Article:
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6 ways Tan Le’s brain control technology has changed lives

Tan Le is improving lives with technology that lets subjects control objects with their mind. Here are six applications of this technology.

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Technology and innovation keynote speaker Tan Le has truly changed the world with her “Star Wars”-inspired brainwear that gives you the Jedi mind-control you’ve always wanted. Her cutting-edge company, Emotiv Innovations, has created a non-invasive headset that allows you to control objects with nothing but your thoughts. The new technology reads your EEG brain waves and turns your thoughts into actions. While this seems like an incredibly fun toy for most of us, researchers are using it in ground-breaking ways to better the lives of many.

Her revolutionary technology has been utilized by scientists across the globe to transform lives with breakthrough research and inventions.

1. Paraplegic driving Formula 1 race car

Robert Hubner Mendes, founder and CEO of the Robert Mendes Institute, is a paraplegic man with a love for going fast. In 2017, Mendes used Le’s Emotiv EEG headset to drive an F1 car around a Brazilian speedway using nothing but his mind. The specially crafted car had no foot pedals or steering wheel; it only had a computer screen that helped Mendes visualize the movements he wanted to make. Mendes described the interaction in which he simply thought “go” and the car accelerated as “unbelievable.”

2. Giving control to a woman in a semi-vegetative state

After a tragic car accident, Cora found herself in a semi-vegetative state. She was only able to communicate by blinking and smiling, although her mother recalls never seeing a smile until they gave her an Emotiv headset. After hooking her up to the EEG brainwear, Cora did the simple task of moving a box across a computer screen. She smiled for the first time since the accident, because she finally had control over something in her life, even if it was as simple as moving a digital box. It gave her and her family hopes for a more autonomous future for Cora.

F1 mclaren

An Emotive EEG headset was used by paraplegic Robert Hubner Mendes to drive an F1 car in a speedway in Brazil. (Source)

3. Gaming and brain development

The Emotiv team uses the headset technology to train people’s focus. At least it started this way. By having headset wearers focus on moving a box around the computer screen, they were getting a sense of what applying your full focus truly felt like. This training launched into gamers hacking their virtual reality games and computer games to incorporate their Emotiv headset, and finally, games being produced with the intention of the user controlling the game through their EEG headset.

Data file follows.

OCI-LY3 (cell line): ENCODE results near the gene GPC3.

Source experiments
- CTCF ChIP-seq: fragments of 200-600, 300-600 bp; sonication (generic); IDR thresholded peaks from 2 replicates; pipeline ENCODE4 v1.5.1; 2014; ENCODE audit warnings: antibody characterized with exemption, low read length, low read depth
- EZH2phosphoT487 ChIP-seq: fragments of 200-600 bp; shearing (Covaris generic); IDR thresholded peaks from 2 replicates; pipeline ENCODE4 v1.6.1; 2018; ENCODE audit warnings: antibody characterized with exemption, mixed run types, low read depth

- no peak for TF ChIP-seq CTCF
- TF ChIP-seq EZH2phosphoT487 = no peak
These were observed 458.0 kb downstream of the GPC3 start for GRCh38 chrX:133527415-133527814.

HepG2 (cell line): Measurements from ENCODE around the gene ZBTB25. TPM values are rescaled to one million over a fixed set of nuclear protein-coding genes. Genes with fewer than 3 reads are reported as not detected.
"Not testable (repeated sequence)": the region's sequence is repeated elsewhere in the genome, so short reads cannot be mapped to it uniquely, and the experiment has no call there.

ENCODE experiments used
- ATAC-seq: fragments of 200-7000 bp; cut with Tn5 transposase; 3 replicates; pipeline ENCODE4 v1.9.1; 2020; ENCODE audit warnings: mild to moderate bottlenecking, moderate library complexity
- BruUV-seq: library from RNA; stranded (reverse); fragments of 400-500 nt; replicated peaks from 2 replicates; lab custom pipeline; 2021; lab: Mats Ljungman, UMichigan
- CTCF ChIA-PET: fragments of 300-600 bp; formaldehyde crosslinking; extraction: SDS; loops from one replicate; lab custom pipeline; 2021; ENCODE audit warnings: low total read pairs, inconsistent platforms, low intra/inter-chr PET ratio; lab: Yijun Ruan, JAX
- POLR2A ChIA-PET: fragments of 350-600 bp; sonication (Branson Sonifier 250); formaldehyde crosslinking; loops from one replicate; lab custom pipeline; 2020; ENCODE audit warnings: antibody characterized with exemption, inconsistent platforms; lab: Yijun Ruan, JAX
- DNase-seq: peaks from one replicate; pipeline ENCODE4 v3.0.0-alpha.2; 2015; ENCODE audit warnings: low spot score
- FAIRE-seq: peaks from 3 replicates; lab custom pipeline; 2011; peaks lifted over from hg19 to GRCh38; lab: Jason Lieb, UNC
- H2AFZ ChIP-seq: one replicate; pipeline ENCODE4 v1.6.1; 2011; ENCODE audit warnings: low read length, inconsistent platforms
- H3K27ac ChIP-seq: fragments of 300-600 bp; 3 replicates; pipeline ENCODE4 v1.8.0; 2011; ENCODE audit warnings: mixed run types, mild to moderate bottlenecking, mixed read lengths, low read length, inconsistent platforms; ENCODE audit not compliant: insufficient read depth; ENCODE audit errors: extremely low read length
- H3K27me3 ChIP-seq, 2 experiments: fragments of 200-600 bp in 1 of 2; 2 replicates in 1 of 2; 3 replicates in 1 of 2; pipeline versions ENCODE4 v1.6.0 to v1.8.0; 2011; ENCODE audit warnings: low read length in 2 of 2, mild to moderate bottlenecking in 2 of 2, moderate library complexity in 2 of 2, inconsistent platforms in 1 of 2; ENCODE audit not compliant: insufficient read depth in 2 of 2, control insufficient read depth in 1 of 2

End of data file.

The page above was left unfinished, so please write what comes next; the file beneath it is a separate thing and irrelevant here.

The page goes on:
4. Tracking athletes mental states

ESPN recently hooked up super-star quarterback Paxton Lynch to an Emotiv headset and ran him through the Pressure Test. In this high-pressure obstacle course, Lynch had to hit moving targets while swinging punching bags tried to take him out from every angle. The headset tracked brain activity to see which parts of the brain high-performers like Lynch used to zero in on their targets and ignore other obstacles. They found that the areas of the brain related to goal-oriented motivation increased more than 150 percent, while the prefrontal cortex (the area that acknowledges disruptive stimuli) became silent.

5. Robotic limbs for amputees

In the past decade, students in universities around the world have used Le’s brainwear technology to control robotic limbs they created with the purpose of directing their findings towards amputee technologies. At the age of 21, Ryan Mintz created a fully functioning robotic arm with nothing but the Emotiv headset, a laptop, and the arm of his design. Now the only piece needed to bridge the gap is how to attach the limb. Le recently visited Phan Truong Anh Khoi and Nguyen Cong Huy at the Trung Vuong School in Hanoi, Vietnam to see how they developed their own version of a robotic arm using the Emotiv technology.

6. Autism research

The Emotiv headset has recently been implemented in autism research and although it’s too soon to release any findings, Le mentioned that there have been promising developments in providing non-verbal children with autism a means of communication.

(Featured image by Chrissshe via Wikimedia Commons. CC BY-SA 4.0.)

DISCLAIMER: This article expresses my own ideas and opinions. Any information I have shared are from sources that I believe to be reliable and accurate. I did not receive any financial compensation for writing this post, nor do I own any shares in any company I’ve mentioned. I encourage any reader to do their own diligent research first before making any investment decisions.

Jessica Welch is the Marketing Content Associate at BigSpeak Speakers Bureau. She graduated with a degree in English, minor in Anthropology from California Polytechnic State University, San Luis Obispo. Her studies at Cal Poly were focused on Creative Writing and Cultural Anthropology. Jessica enjoys partnering with BigSpeak's roster of exclusive speakers to create original content that spreads their unique messages.

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